If you dare to enter a ring, many myths warn you will die young. You also become invisible to the mortal world, unable to escape the ring, or you are transported instantly to the fairy realm. You might also lose an eye for your foolishness. Either way, you will be forced to dance around the ring until you die of exhaustion or madness.
"Plucked from the Fairy Circle" A man saves his friend from the grip of a fairy ring. Public Domain
To avoid this terrible, cavorting fate, you can take specific measures, such as running around the ring nine times (nine times only, as 10 is too many and will undo the procedure). It is said that to enter the ring without penalty you can run around the ring during a full moon, but only in the direction the sun travels during the day. If you do this you might hear the fairies dancing underground.
You might also wear a hat backwards, because this is said to confuse the fairies and they will not do you harm.
This fellow is probably in trouble – his hat is not on backwards. The Fairy Ring; the Enchanted Piper (c.1880) Public Domain
Can Science Explain the Mystery?
In present day the fungi that causes the natural phenomenon is well understood. Mycelium is a spreading fungus which grows in fertile, damp environments. In good conditions, the spores will develop into mushrooms (the most well-known being the edible Scotch bonnet, or fairy ring champignon). The mushrooms reach out of the ground and create an easily visible ring. Underground, the mycelium networks out under the grass, moving outward from the center, and feeding upon organic matter and decomposing as it travels. The dead mycelium forms a thick, water-repellant mat that starves the grass roots of nutrients and moisture. Eventually the land within the ring withers and dies from starvation, but the leading edge of the ring remains lush and green, as the feeding/dying and decomposing mycelium releases fertilizers. This cycle can continue for centuries, and the ring grows, shrinks, and moves around the countryside, delighting some people and disturbing others.
Clitocybe nebularis mushrooms in part of a ring. (CC BY-SA 3.0)
We in modern times may scoff at the traditional superstition of the fairy rings, but scientists still struggle to explain the so-called “fairy circles” occurring in Africa. It is reported that in Namibia in southern Africa, bare, circular spots on the sandy grasslands have been occurring for unknown reasons. The circles behave much like the mycelium growths, persisting and then vanishing after decades. But scientists have ruled out a similar fungus, and remain stumped as to why these rings have been appearing in the remote, arid landscape. Local oral tradition explain them as the work of spirits and nature gods.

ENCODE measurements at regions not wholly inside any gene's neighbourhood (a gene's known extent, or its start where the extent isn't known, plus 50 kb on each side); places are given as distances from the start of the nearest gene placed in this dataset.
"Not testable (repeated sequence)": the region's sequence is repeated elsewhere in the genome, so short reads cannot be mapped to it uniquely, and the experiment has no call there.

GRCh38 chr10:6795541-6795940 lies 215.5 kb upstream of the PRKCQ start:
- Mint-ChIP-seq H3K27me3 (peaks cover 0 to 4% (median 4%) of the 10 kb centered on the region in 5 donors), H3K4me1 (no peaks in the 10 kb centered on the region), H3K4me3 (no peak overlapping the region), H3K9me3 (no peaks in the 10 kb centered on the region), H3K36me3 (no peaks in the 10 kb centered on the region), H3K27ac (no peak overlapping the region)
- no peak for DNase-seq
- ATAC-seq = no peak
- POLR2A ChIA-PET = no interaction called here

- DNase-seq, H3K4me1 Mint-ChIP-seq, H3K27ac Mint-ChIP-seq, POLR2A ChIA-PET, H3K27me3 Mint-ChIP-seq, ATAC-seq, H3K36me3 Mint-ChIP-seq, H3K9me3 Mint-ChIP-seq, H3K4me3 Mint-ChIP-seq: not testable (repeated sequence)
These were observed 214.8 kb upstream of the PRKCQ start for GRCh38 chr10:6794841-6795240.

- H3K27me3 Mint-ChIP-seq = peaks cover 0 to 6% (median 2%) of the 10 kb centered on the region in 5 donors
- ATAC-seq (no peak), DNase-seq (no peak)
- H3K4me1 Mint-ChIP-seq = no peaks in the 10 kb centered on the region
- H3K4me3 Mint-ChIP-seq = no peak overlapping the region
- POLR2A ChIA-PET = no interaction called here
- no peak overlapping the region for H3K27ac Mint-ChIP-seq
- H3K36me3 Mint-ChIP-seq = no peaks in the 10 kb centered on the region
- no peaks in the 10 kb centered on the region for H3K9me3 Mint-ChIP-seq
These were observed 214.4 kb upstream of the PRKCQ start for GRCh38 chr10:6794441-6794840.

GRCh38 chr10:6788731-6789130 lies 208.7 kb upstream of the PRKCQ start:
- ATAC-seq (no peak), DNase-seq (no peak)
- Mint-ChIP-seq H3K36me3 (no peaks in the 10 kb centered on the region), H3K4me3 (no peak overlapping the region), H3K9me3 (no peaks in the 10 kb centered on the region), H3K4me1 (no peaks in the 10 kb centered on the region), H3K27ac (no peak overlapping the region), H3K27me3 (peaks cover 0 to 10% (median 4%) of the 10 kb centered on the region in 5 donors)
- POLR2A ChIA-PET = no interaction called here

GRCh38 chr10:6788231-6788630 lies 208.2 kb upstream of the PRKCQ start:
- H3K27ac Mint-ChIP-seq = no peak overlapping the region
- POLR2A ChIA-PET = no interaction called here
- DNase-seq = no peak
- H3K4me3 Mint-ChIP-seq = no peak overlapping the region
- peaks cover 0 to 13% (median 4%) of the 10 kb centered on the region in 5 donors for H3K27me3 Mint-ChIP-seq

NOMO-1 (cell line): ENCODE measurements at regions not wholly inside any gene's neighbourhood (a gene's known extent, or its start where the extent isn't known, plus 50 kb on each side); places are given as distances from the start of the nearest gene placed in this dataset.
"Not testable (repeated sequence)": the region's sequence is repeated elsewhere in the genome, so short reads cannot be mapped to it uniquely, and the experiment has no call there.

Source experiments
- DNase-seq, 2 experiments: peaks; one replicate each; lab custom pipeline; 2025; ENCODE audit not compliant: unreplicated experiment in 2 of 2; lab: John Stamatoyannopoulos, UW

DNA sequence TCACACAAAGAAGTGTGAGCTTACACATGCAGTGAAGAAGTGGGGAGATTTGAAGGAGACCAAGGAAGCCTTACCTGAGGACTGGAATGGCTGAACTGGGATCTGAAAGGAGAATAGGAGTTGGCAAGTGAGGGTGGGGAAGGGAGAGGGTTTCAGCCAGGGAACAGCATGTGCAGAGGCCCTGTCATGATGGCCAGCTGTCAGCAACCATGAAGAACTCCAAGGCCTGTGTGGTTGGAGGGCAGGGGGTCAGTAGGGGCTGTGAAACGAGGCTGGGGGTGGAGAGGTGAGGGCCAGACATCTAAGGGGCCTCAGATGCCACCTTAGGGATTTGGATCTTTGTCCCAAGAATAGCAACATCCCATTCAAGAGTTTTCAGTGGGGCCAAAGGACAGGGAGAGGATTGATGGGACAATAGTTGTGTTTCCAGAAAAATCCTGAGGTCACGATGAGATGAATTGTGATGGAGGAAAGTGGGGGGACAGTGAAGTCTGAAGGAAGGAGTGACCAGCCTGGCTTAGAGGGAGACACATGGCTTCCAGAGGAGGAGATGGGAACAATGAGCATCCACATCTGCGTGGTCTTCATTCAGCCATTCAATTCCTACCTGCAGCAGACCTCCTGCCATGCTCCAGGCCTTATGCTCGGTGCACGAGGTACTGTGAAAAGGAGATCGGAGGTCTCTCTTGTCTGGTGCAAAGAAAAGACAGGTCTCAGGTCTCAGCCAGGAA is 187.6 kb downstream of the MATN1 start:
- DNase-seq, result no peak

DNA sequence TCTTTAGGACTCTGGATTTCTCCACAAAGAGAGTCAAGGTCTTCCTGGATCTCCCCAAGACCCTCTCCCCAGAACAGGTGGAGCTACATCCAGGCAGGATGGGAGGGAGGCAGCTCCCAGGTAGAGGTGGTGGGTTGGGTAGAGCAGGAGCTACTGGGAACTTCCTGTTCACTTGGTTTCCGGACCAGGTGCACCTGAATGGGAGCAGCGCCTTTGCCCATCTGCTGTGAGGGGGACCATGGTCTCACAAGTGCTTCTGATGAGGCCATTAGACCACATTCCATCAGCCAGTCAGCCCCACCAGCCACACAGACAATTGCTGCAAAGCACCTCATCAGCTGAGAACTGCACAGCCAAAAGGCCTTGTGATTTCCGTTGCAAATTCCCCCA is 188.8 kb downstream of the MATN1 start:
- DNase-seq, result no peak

The enigmatic rings of Africa can be about 6.5 feet (2 meters) to almost 40 feet (12 meters) in size. The circles appear, and then disappear, leaving “ghost circles” behind. Credit: Mike and Ann Scott of the Namib Rand Nature Reserve
The differences of the lush outside of the ring compared to the dead inside, with no obvious cause, undoubtedly led the people of antiquity to presume that otherworldly affairs were at work. Certainly the abrupt, unpredictable change in the natural world, the age-old circle symbolism, and the fact that these ‘portals’ seemed temporary and mobile were convincing evidence of the supernatural.
To the consternation and frustration of those now seeking unblemished lawns, ridding a yard of a fairy ring can be as tricky as dealing with the legendary fairy-folk. To stop the mycelium from spreading its necrosis, one should pick the mushrooms as soon as they appear. Next, a thorough soaking of water may drown out the problem, but often it requires digging down beneath the white fungus to remove the tainted soil. This can sometimes mean digging down several feet or more to get all the infected dirt, replacing it all with fresh soil, and restarting the lawn anew.
Perhaps it would be easier just to take your chances with the fairies.
Featured image: A mushroom ring creating a circle on the grass. These rings were believed to be portals to the fairy realm, and areas of danger. (Unukorno, Flickr/CC BY-SA 2.0)
By Liz Leafloor